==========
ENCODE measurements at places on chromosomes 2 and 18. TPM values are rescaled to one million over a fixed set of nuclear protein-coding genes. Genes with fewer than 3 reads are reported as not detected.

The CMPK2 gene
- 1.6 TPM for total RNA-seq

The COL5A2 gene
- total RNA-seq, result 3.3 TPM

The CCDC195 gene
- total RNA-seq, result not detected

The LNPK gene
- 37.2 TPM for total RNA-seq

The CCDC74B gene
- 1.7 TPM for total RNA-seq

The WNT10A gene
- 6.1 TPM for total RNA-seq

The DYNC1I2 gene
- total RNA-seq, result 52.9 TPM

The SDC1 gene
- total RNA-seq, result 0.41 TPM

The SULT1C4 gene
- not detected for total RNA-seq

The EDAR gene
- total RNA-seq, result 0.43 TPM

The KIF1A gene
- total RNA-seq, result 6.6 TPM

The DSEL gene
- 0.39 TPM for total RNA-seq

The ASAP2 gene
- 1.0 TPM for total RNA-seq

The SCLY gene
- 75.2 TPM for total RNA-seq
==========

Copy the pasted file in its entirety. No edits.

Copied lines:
ENCODE measurements at places on chromosomes 2 and 18. TPM values are rescaled to one million over a fixed set of nuclear protein-coding genes. Genes with fewer than 3 reads are reported as not detected.

The CMPK2 gene
- 1.6 TPM for total RNA-seq

The COL5A2 gene
- total RNA-seq, result 3.3 TPM

The CCDC195 gene
- total RNA-seq, result not detected

The LNPK gene
- 37.2 TPM for total RNA-seq

The CCDC74B gene
- 1.7 TPM for total RNA-seq

The WNT10A gene
- 6.1 TPM for total RNA-seq

The DYNC1I2 gene
- total RNA-seq, result 52.9 TPM

The SDC1 gene
- total RNA-seq, result 0.41 TPM

The SULT1C4 gene
- not detected for total RNA-seq

The EDAR gene
- total RNA-seq, result 0.43 TPM

The KIF1A gene
- total RNA-seq, result 6.6 TPM

The DSEL gene
- 0.39 TPM for total RNA-seq

The ASAP2 gene
- 1.0 TPM for total RNA-seq

The SCLY gene
- 75.2 TPM for total RNA-seq